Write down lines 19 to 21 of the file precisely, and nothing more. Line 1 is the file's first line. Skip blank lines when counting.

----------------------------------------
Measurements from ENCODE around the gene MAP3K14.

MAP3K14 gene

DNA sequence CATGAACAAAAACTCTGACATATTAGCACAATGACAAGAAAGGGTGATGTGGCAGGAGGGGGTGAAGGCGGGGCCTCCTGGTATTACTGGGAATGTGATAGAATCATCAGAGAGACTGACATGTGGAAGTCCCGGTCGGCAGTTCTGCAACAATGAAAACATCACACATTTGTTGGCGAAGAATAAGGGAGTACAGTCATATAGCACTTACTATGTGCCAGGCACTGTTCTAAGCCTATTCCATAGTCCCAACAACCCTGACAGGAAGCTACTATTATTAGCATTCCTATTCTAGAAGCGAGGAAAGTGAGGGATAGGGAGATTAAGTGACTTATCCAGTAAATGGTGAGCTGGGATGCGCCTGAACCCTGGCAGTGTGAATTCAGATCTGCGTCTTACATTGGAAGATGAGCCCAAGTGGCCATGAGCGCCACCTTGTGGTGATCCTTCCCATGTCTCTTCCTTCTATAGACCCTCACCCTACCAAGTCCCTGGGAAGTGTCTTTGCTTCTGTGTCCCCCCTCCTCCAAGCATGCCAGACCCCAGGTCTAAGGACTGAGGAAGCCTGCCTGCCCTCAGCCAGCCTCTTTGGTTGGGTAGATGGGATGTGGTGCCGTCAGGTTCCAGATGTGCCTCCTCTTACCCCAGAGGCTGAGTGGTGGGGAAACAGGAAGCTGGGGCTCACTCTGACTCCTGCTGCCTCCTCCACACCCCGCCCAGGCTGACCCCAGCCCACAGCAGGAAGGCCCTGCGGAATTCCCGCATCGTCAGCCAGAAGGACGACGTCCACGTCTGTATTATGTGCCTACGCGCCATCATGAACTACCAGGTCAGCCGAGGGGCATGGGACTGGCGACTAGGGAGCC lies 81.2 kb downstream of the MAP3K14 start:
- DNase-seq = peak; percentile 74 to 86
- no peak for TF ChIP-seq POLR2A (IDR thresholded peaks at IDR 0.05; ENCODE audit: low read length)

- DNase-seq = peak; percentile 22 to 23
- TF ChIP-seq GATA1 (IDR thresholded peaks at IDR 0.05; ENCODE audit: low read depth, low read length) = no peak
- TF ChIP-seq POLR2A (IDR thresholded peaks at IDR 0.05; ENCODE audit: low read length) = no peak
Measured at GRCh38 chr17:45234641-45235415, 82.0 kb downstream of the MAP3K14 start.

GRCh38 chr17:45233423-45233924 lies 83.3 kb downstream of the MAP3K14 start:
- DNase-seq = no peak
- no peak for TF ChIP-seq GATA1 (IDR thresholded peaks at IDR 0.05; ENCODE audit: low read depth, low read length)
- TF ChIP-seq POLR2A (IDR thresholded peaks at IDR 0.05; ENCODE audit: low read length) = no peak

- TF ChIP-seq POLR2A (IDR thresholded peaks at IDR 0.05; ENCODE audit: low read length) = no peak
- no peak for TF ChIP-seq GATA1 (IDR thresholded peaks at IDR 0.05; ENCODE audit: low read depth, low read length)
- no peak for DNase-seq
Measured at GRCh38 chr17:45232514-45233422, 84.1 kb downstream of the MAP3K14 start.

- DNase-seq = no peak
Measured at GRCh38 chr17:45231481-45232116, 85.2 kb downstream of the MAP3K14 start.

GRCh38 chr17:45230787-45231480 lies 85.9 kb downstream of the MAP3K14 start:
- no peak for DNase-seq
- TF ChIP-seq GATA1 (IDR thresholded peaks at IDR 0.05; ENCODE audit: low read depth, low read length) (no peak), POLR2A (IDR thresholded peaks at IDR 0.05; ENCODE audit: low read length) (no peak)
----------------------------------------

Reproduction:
Measured at GRCh38 chr17:45231481-45232116, 85.2 kb downstream of the MAP3K14 start.

GRCh38 chr17:45230787-45231480 lies 85.9 kb downstream of the MAP3K14 start:
- no peak for DNase-seq